In recent years, total quality programmes have been implemented by many organisations in Australia. But the term ''total quality management'' (TQM) has various meanings.
In general, TQM involves the organisation's long-term commitment to the continuous improvement of quality - throughout the organisation, and with the active participation of all members at all levels - to meet and exceed customers’ expectations. This top-management-driven philosophy is considered a way of organisational life.
In a sense, TQM is simply effective management to practice excellence.
TQM is a determination that involves every organisation in the industry in an effort to improve performance. And it makes quality a planned objective. TQM is achieved through a cohesive effort among personnel at all levels in an organisation to increase customer satisfaction by continuously improving performance and as a result reduce cost and increase revenue.
Although specific programmes may vary, they are generally based on a careful analysis of the customers' needs, an assessment of the degree to which these needs are currently met, and a plan to fill the possible gap between the current and the desired situation. The success of this quality improvement approach often needs the cooperation of internal customers and possibly all stakeholders.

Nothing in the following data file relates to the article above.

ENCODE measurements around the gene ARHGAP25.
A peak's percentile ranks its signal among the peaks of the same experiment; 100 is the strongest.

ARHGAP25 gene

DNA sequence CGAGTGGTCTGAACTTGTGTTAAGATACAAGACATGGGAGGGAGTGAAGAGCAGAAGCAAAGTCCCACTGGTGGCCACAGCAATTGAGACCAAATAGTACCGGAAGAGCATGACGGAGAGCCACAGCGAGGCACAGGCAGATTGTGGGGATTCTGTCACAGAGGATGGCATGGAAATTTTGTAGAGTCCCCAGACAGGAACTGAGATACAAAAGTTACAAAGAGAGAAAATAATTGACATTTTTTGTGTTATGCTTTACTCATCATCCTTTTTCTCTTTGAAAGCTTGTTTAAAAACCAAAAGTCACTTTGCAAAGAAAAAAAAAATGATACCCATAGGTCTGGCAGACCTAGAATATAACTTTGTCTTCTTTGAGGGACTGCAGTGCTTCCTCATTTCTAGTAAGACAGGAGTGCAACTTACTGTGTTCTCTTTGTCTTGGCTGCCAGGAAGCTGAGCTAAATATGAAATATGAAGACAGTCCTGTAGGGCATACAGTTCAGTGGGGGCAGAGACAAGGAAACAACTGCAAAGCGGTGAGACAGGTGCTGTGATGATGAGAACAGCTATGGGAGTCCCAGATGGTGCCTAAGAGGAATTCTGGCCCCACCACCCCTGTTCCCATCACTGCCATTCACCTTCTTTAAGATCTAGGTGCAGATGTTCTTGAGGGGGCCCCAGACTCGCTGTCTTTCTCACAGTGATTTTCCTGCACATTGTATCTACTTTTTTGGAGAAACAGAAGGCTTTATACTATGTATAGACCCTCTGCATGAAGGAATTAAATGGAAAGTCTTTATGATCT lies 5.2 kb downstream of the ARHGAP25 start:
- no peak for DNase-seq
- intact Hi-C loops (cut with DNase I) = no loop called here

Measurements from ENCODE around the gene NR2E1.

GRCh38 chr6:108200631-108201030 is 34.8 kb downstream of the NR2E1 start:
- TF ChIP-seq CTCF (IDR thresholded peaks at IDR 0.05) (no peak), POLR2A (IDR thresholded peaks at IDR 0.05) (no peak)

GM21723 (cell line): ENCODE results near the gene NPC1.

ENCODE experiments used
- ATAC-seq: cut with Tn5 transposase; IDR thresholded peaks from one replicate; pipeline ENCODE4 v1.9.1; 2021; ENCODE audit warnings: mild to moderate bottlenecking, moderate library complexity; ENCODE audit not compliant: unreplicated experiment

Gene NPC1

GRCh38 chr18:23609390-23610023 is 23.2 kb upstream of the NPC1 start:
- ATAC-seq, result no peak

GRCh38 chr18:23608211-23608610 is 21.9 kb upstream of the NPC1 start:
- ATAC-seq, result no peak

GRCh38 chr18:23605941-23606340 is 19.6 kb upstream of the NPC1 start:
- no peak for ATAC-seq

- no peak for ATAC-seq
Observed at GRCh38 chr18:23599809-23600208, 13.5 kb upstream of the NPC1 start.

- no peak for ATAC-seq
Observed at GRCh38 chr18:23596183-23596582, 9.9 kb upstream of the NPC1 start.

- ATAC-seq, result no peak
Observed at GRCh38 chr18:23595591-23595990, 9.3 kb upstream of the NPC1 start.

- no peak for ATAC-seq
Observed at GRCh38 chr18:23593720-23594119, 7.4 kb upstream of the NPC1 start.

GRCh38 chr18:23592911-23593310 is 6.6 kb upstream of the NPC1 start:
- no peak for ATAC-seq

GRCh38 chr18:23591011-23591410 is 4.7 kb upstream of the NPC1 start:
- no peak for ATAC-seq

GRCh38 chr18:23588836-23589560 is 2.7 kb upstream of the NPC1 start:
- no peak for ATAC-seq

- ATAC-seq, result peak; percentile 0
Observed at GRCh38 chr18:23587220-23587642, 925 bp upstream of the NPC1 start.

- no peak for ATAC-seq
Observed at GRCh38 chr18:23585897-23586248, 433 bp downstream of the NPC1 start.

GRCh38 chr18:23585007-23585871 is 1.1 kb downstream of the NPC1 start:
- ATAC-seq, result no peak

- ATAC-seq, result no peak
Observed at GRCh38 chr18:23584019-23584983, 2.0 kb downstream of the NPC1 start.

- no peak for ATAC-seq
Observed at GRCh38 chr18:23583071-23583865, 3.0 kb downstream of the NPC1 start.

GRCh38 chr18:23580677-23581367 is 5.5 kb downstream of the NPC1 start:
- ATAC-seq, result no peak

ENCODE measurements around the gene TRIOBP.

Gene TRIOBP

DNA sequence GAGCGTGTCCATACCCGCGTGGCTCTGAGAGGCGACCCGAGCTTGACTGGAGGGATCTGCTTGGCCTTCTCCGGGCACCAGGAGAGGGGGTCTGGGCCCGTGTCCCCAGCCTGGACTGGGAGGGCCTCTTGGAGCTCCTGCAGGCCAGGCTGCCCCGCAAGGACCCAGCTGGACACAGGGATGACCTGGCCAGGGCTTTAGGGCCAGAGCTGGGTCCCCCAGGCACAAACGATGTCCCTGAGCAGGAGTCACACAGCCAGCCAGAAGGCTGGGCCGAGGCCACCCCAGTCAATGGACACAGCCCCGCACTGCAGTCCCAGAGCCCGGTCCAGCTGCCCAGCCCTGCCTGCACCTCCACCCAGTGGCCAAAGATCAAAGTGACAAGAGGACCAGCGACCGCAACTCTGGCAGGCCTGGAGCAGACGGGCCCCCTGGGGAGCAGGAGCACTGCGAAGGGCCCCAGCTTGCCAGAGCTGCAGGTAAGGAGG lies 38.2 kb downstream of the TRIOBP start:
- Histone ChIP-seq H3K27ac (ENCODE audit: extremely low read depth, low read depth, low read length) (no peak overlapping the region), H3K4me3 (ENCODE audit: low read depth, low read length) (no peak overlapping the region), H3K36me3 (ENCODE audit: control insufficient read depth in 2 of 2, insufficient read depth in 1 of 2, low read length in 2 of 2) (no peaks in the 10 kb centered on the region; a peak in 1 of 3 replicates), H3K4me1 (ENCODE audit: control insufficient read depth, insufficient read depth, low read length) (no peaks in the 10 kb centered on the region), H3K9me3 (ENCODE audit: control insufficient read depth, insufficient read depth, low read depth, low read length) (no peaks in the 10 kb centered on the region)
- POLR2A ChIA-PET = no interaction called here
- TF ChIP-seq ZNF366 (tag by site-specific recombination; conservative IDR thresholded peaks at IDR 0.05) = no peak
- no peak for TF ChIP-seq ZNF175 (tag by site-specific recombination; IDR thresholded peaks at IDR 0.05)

Furthermore, to make the TQM programme effective, top managers must be involved. They must provide a vision, reinforce values emphasising quality, set quality goals, and deploy resources for the quality programme.
TQM demands a free flow of information – both vertically and horizontally.
Training and development are very important for developing skills and for learning how to use tools and techniques, such as statistical quality control. This continual effort for improving quality requires an environment that can be called a ''learning organisation''.
Any quality improvement effort needs not only the support but also the involvement of management, from the top to the bottom, as well as non-managerial employees. Personnel need to be empowered to initiate and implement the necessary changes. In the modern, interlocking organisation, teamwork often becomes a prerequisite for an effective and efficient operation in any organisation.
The quality improvement efforts need to be continuously monitored through ongoing data collection, evaluation, feedback, and improvement programmes. TQM is not a one-time effort; instead, it is a continual, long-term endeavour that needs to be recognised, reinforced, and rewarded.
When applied effectively, TQM should result in greater customer satisfaction, fewer defects and less waste, increased total productivity, reduced costs and improved profitability, and an environment in which quality has high priority.
I am currently working at Sayfa in Melbourne, a leader in the design, manufacture, installation and management of access and fall protection systems. We have recently introduced TQM and Lean practices to achieve efficiency in the factory by cutting back on everything that is not adding value. Our use of TQM methodology has improved performance at every level and in all areas of responsibility.
M Khaldoon (Kan) is an MBA (Aust), Six Sigma Black Belt, certified auditor and trainer, currently working at Sayfa as Quality & Continuous Improvement Manager. He has more than 16 years of experience in the automotive, and oil and gas sectors with multinational organisations.